Personal Learning Environments on the Social Semantic Web
Review 1 by Eleni Kaldoudi
I would advise that the paper is accepted for publication as is.
The revised paper addresses all my earlier comments in a very satisfactory way(and as far as I can tell, it addresses other reviewers' comments as well), it is much improved, it reads really well and I think that it will be a good contribution to the journal and the specific scientific field.
Review 2 by Ivana Marenzi
The authors have improved the paper according to the given suggestions.
Review 3 by Fridolin Wild
I agree with the changes applied. Congratulations, good work.
The reviews below are form a previous version of the manuscript.
Review 1 by Eleni Kaldoudi
The paper presents a very comprehensive analysis of current trends in personal learning environments and describes the architecture, the implementation and preliminary evaluation of a novel social semantic web based tooly (DEPTHS) that creates an interactive personal learning environment for the domain of software design patterns education.
The paper includes a comprehensive review on current state in personal learning environments (PLEs) and in social semantic web applications as applied to education. This review is thorough, well organized and especially well balanced to report on principles, functionalities and technology issues of reviewed systems, tools and applications. The authors make a worth to note effort to present their survey in a critical and informative way, and the section on identified "Principles" for the design of PLEs is indeed novel, interesting and most useful. Finally, the paper presents the authors novel work towards accommodating all these principles in the design of the DEPTHS personal learning system. This is a very interesting architecture merging social and semantic web principles and technologies. It is worth noting that the implementation described builds on a rich variety of available open source software, well exploiting strengths and advantages of each one of them. A case study in a real learning environment is also presented as a preliminary evaluation and proof-of-concept.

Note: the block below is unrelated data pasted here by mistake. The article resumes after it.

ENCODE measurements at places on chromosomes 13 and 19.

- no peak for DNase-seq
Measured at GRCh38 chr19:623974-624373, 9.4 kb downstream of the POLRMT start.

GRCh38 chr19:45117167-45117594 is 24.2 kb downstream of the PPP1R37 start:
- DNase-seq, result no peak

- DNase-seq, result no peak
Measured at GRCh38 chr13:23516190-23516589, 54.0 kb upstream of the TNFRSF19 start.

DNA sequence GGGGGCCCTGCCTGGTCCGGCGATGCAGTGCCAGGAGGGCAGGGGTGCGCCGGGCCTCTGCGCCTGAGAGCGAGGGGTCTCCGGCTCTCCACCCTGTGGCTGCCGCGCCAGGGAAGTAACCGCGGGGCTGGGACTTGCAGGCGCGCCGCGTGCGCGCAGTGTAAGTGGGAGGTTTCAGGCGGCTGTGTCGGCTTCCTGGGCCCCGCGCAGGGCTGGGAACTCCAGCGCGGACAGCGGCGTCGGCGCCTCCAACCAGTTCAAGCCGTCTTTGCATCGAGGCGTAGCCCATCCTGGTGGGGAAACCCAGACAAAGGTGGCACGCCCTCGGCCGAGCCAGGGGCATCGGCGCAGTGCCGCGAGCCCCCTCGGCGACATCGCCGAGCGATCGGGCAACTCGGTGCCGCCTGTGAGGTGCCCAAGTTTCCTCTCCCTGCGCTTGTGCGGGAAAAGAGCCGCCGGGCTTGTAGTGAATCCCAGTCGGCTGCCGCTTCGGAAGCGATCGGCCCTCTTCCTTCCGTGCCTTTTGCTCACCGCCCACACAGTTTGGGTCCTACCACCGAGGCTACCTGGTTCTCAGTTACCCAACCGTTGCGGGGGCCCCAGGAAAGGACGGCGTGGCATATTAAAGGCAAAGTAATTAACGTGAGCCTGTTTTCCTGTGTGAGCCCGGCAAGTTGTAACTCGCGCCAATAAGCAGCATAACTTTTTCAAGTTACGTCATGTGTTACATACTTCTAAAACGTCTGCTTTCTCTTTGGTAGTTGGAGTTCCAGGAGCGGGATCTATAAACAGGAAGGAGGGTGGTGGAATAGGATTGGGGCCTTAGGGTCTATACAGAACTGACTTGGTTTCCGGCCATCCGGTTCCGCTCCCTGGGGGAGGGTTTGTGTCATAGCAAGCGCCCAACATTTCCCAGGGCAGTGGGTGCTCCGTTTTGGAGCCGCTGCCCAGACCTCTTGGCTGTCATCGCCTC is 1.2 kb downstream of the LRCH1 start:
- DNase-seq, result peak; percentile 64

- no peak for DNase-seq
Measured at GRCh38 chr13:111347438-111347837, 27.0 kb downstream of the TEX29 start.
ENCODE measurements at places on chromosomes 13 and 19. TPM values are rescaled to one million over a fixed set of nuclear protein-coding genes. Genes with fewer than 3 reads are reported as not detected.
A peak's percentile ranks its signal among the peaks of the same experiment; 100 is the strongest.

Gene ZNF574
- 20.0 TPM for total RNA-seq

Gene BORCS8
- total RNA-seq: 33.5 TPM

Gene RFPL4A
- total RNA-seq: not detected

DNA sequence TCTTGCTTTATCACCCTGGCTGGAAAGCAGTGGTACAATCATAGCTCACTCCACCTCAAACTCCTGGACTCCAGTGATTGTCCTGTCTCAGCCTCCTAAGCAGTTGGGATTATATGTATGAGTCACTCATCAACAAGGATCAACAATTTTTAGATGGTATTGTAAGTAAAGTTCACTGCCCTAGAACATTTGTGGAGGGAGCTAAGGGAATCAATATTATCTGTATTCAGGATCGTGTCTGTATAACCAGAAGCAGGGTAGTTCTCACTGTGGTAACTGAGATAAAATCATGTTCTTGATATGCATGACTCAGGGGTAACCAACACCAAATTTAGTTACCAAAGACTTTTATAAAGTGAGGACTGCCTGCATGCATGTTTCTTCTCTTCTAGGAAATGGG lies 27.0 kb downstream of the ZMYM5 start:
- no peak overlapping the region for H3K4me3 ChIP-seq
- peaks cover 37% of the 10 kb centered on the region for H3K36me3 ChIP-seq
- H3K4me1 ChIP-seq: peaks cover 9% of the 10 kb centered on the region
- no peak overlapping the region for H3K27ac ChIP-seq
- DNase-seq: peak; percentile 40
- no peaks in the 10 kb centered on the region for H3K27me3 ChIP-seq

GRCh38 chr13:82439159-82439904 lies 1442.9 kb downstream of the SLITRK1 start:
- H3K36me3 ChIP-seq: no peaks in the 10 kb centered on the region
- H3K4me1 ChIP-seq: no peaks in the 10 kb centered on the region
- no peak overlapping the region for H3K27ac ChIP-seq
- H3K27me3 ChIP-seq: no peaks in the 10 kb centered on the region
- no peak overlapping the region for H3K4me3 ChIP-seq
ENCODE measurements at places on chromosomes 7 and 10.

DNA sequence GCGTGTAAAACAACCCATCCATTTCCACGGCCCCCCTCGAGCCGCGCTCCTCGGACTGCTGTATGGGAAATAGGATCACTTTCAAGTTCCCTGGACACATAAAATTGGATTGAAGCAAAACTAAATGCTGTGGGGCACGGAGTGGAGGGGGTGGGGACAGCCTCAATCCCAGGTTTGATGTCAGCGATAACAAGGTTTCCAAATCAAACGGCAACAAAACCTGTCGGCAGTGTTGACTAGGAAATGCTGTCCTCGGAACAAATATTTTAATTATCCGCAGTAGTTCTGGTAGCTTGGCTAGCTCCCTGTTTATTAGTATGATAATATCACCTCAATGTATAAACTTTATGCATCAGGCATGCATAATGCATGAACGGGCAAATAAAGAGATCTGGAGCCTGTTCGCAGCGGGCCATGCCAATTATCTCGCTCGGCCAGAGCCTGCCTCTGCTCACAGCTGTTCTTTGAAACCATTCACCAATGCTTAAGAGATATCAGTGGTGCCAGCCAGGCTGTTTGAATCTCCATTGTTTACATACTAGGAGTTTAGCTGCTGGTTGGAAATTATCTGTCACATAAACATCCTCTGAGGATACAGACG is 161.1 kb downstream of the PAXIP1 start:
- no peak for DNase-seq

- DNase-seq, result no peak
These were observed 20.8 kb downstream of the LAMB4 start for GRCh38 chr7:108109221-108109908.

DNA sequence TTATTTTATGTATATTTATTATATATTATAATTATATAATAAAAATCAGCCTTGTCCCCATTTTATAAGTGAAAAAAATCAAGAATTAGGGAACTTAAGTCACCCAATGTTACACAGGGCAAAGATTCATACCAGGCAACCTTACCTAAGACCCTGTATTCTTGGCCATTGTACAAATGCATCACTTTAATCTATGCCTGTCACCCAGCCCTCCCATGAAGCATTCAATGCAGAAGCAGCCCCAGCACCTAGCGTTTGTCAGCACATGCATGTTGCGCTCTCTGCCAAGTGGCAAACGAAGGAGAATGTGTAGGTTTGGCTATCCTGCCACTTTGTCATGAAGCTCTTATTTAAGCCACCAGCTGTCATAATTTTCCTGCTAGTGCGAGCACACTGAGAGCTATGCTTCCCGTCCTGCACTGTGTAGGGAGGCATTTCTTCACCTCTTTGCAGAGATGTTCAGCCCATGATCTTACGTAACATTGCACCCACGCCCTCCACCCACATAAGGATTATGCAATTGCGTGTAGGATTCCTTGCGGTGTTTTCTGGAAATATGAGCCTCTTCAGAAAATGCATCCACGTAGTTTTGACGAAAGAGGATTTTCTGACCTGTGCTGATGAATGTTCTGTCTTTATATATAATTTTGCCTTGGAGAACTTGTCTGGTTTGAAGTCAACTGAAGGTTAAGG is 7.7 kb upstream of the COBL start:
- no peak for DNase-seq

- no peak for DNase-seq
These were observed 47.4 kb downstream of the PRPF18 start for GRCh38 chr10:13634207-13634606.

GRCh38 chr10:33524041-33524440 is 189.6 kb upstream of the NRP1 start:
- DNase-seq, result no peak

Overall the paper is well written, without grammar of syntax errors, while the reference list is extensive and comprehensive, and the figures & tables adequate and useful.